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NBA Playoffs, Suns v. Spurs Game 4: The deed is done.

May 10, 2010, 1:15 AM EDT

Nash_eye.jpgThe Phoenix Suns just swept the San Antonio Spurs. The Phoenix Suns
just swept the San Antonio Spurs. The Phoenix Suns just swept the San
Antonio Spurs.

Maybe if I type that phrase enough times, the
basketball gods will tie my precious typing fingers into knots for my
blasphemy. In what universe could the Suns sweep the Spurs in the
playoffs? In what bizarro dimension is this Phoenix team a
Western Conference finalist, and the most respected franchise in the
league receiving the business end of a broom?

Ours,
apparently. Suspend your disbelief. It’s not easy; it wasn’t easy to
foresee the Suns closing out the series in four games in San
Antonio facing yet another double-digit deficit. Yet they did it,
107-101, because Phoenix has played like the best team in the Western
Conference, even if a little team in Los Angeles would have something
to say about that.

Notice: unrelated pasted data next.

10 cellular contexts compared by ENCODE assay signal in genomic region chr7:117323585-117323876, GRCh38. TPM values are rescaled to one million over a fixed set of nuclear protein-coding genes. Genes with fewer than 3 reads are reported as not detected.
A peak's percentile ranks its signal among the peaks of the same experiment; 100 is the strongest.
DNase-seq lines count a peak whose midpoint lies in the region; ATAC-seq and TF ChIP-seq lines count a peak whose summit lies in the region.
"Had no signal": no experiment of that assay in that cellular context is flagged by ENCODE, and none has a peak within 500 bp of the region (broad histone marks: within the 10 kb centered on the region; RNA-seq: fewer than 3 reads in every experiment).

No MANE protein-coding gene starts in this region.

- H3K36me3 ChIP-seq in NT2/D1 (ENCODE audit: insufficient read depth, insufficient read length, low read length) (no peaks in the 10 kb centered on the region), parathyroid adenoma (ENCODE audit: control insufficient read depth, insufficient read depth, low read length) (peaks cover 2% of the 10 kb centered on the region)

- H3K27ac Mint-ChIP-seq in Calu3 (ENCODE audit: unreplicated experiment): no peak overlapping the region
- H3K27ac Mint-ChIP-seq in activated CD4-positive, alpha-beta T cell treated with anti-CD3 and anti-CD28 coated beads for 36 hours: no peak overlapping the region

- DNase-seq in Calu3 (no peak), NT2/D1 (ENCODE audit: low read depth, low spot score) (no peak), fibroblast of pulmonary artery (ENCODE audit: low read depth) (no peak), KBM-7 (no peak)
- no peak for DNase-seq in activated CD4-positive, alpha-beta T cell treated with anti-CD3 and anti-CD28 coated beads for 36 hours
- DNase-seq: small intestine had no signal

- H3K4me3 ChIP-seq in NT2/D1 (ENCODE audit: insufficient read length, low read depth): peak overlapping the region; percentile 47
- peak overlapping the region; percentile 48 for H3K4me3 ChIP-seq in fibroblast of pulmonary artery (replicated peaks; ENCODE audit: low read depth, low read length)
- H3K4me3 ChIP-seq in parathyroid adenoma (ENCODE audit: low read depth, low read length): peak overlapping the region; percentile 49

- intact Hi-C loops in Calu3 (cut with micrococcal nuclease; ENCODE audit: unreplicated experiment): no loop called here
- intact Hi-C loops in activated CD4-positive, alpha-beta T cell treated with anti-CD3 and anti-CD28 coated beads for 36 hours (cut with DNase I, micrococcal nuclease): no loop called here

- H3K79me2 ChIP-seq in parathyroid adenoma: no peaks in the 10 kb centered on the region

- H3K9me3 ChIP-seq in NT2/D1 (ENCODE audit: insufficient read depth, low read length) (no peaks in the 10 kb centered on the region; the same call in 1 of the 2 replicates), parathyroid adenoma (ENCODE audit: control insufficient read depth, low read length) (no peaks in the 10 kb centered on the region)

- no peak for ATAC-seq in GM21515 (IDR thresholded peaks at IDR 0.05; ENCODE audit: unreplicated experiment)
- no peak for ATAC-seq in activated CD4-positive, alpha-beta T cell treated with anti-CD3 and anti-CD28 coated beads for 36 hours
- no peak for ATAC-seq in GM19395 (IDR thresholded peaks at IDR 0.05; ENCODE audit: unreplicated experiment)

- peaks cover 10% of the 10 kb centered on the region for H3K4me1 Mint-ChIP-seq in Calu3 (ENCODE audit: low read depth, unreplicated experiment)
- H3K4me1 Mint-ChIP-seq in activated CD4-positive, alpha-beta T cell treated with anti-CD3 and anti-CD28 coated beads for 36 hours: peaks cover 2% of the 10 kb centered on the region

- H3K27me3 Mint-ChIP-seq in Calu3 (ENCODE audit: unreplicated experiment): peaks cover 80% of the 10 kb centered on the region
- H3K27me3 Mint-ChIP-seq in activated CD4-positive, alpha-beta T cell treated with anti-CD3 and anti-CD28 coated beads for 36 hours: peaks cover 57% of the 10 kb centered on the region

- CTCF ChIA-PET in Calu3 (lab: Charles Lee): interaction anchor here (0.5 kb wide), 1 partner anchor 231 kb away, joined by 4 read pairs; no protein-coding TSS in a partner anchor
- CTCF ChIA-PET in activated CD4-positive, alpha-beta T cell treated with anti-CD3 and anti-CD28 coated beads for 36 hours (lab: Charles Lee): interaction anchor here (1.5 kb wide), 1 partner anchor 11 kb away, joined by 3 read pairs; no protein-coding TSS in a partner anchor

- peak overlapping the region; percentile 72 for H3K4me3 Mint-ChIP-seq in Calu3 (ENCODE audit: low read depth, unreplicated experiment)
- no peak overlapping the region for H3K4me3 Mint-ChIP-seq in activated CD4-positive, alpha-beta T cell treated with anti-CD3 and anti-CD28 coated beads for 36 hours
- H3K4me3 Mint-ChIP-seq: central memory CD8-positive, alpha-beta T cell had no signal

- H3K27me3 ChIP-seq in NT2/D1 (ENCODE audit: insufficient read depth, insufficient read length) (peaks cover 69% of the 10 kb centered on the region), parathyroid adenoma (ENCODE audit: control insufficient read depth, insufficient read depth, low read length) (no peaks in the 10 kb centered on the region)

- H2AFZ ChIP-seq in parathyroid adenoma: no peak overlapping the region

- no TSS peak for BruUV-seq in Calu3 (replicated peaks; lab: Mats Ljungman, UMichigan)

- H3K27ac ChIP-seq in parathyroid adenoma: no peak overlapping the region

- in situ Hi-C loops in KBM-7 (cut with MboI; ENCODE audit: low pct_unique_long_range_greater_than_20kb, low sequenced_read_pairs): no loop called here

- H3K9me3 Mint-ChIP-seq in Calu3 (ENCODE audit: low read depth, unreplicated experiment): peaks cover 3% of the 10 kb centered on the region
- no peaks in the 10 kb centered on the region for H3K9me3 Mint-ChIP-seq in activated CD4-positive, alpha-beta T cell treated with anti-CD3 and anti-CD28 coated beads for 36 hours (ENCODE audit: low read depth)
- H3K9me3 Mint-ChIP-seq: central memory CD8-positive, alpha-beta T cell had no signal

The Suns aren’t just good, they’re damn
good. They’ll be considered underdogs against the Lakers even after
ousting the Spurs in the most impressive of fashions, but any fan,
basketball junkie, or NBA scribe that pencils L.A. in as a Finals
participant needs to take a long, hard look at what Phoenix was able to
accomplish in this series.

Manu Ginobili, who could have made
a legitimate claim as the best Spur over the final stretch of the
regular season, was trapped like mad in the pick and roll and
completely smothered offensively at times. He finished Game 4 with 15
points and nine assists, but shot just 2-of-11 from the field. Tim
Duncan may seem like an imposing match-up for the Suns, but it’s no
secret that Manu and Tony Parker hold the keys to the offense.
Eliminate the threat of Ginobili operating (for either scoring or
playmaking purposes) off of the Spurs’ staple pick-and-roll, and San
Antonio is quite beatable. Quite sweepable, apparently.

Not that
the Suns’ defense ignored Duncan, either. His lack of effectiveness as
the roll man in pick-and-roll situations was shocking, and though
Phoenix committed two defenders and a strong front to the ball-handler
on almost every screen, Duncan never seemed all that open. There were
so many cases where the Suns’ help defenders would beat him to his spot